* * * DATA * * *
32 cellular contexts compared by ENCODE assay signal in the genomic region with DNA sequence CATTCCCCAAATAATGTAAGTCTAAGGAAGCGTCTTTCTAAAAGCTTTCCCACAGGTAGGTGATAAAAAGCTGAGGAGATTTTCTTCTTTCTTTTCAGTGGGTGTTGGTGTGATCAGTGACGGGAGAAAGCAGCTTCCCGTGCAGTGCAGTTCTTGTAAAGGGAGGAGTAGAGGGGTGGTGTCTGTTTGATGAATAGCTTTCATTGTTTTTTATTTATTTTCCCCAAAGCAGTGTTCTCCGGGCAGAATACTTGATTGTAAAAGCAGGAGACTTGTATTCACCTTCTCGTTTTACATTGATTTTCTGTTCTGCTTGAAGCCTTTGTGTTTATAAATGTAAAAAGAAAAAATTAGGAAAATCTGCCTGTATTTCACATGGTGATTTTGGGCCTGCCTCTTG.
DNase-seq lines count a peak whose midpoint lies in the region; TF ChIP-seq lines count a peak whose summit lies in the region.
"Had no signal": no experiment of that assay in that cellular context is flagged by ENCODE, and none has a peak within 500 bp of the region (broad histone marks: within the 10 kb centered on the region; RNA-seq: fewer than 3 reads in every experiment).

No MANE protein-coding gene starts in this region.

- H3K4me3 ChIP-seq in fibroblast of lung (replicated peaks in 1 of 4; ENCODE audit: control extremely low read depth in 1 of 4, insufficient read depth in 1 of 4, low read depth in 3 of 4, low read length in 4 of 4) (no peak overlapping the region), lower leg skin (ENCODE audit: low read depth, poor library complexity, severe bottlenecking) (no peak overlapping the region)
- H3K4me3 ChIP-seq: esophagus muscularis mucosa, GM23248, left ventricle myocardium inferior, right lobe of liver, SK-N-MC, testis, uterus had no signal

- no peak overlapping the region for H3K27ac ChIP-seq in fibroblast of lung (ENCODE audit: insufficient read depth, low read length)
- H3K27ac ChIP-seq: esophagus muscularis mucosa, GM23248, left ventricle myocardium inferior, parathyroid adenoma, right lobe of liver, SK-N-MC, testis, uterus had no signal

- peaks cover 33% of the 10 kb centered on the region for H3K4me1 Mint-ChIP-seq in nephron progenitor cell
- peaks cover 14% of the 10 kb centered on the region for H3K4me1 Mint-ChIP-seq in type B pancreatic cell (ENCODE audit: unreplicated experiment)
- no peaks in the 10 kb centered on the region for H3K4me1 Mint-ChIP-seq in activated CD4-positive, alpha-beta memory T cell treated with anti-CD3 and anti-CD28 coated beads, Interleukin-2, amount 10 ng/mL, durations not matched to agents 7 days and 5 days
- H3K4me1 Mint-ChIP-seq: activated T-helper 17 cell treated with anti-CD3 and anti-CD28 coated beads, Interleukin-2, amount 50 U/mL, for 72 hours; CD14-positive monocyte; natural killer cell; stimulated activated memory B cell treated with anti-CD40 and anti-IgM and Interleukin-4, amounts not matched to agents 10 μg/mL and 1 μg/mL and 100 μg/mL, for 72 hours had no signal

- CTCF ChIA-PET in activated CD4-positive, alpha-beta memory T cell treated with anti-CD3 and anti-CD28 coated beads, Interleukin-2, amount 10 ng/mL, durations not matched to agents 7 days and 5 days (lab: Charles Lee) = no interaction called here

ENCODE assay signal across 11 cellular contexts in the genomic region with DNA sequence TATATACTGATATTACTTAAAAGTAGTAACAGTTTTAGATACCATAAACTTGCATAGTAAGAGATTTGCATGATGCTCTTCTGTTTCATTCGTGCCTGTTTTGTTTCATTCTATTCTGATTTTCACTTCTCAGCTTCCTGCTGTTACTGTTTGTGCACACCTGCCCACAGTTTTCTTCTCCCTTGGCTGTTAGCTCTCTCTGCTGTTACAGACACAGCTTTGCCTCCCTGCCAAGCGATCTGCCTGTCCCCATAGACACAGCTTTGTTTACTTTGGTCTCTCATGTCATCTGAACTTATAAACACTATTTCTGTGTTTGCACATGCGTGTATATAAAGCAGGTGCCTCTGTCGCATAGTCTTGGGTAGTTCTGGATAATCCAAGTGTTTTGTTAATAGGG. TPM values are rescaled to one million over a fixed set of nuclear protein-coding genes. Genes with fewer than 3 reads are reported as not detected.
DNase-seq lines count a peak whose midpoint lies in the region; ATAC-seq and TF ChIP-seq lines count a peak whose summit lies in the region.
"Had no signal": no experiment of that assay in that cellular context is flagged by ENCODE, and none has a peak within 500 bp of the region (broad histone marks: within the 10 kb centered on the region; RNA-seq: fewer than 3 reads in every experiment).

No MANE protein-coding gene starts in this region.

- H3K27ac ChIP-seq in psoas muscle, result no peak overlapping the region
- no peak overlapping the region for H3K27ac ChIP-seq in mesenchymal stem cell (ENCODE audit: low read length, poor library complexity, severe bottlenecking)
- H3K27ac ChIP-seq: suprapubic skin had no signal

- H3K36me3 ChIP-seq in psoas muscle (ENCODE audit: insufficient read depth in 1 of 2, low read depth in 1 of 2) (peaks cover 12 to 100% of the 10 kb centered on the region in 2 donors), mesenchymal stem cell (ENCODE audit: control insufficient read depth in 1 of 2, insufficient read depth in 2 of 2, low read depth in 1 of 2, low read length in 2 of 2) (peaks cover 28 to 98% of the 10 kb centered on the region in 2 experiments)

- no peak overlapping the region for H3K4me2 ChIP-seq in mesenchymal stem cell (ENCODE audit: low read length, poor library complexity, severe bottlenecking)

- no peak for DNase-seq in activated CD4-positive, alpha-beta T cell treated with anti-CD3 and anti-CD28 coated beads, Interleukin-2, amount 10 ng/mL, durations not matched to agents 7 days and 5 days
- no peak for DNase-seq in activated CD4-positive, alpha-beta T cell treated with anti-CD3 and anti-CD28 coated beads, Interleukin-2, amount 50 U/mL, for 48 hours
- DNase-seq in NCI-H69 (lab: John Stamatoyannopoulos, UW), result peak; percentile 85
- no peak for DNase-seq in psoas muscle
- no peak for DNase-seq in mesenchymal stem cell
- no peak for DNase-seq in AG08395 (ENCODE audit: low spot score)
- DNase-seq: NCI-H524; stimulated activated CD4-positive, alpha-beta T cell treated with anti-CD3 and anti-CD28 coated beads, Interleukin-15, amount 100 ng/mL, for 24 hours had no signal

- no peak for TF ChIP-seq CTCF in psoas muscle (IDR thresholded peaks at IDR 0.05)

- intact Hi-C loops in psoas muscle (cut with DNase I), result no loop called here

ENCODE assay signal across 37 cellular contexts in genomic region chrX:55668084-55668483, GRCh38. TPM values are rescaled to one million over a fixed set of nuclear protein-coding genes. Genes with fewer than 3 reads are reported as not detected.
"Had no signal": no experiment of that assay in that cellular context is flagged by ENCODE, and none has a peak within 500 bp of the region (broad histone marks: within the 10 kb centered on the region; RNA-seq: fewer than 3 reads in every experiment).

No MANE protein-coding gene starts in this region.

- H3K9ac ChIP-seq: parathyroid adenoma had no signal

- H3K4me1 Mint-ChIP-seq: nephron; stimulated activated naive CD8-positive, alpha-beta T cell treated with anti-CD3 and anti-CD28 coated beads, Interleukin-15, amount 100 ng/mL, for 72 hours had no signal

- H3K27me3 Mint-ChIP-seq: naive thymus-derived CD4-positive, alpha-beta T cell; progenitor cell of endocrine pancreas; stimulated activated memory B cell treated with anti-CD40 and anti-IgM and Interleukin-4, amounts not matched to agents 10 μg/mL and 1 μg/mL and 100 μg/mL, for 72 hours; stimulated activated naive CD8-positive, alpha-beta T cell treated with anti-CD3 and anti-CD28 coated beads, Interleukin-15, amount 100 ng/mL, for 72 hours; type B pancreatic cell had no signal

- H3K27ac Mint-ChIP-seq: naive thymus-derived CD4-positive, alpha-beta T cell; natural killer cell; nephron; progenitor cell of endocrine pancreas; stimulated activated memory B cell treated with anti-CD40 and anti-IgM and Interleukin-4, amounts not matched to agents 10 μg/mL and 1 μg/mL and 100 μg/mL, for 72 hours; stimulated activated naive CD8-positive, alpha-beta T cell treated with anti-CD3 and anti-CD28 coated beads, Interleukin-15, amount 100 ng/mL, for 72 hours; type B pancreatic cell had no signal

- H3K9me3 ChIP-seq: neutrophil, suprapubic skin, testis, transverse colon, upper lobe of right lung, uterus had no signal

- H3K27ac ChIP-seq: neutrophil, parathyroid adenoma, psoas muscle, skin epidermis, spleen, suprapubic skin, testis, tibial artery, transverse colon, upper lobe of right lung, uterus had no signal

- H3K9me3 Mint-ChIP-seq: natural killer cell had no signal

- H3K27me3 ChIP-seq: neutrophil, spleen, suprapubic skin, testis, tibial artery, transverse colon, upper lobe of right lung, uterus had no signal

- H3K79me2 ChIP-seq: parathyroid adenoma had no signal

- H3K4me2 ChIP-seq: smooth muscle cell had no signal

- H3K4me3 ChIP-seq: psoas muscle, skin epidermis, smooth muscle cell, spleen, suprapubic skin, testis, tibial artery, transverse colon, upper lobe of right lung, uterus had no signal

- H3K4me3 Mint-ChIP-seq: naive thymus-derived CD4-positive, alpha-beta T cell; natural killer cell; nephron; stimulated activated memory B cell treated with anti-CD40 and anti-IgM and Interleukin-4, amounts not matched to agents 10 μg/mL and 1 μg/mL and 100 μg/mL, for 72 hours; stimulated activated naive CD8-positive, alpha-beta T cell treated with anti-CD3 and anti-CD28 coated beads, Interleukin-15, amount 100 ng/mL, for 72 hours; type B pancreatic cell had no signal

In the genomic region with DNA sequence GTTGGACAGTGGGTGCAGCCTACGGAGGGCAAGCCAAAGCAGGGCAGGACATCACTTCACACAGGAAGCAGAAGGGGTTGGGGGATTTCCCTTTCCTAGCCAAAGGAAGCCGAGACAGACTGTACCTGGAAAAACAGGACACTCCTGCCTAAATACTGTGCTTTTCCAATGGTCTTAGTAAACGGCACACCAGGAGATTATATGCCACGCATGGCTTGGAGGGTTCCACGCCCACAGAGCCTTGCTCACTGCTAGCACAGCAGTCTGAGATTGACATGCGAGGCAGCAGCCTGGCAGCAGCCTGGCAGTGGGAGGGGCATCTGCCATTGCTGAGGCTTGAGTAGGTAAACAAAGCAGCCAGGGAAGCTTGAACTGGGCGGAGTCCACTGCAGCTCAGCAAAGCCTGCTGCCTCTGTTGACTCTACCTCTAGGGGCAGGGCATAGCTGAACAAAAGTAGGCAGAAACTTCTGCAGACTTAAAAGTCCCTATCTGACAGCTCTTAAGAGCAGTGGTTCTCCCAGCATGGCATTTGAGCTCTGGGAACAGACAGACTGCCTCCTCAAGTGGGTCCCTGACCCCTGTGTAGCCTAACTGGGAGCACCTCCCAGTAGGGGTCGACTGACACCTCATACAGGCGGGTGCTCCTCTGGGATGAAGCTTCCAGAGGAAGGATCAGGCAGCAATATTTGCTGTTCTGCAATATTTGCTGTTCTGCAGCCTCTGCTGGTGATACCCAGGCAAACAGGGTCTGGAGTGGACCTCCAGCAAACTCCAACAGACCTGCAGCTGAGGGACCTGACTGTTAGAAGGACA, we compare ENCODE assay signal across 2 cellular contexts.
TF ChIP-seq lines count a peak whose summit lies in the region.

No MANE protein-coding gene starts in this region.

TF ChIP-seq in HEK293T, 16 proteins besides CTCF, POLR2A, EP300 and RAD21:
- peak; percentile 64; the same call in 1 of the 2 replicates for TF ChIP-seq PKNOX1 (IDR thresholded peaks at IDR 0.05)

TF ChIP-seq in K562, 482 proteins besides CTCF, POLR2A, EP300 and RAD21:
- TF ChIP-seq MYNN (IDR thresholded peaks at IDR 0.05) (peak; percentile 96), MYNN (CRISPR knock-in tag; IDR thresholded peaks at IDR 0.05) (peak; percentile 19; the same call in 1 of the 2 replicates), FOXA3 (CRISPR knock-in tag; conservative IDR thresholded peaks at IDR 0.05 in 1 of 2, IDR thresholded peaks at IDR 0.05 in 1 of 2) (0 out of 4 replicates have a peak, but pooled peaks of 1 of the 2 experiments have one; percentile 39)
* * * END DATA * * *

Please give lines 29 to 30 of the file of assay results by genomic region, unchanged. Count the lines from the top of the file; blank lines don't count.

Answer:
- DNase-seq: NCI-H524; stimulated activated CD4-positive, alpha-beta T cell treated with anti-CD3 and anti-CD28 coated beads, Interleukin-15, amount 100 ng/mL, for 24 hours had no signal

- no peak for TF ChIP-seq CTCF in psoas muscle (IDR thresholded peaks at IDR 0.05)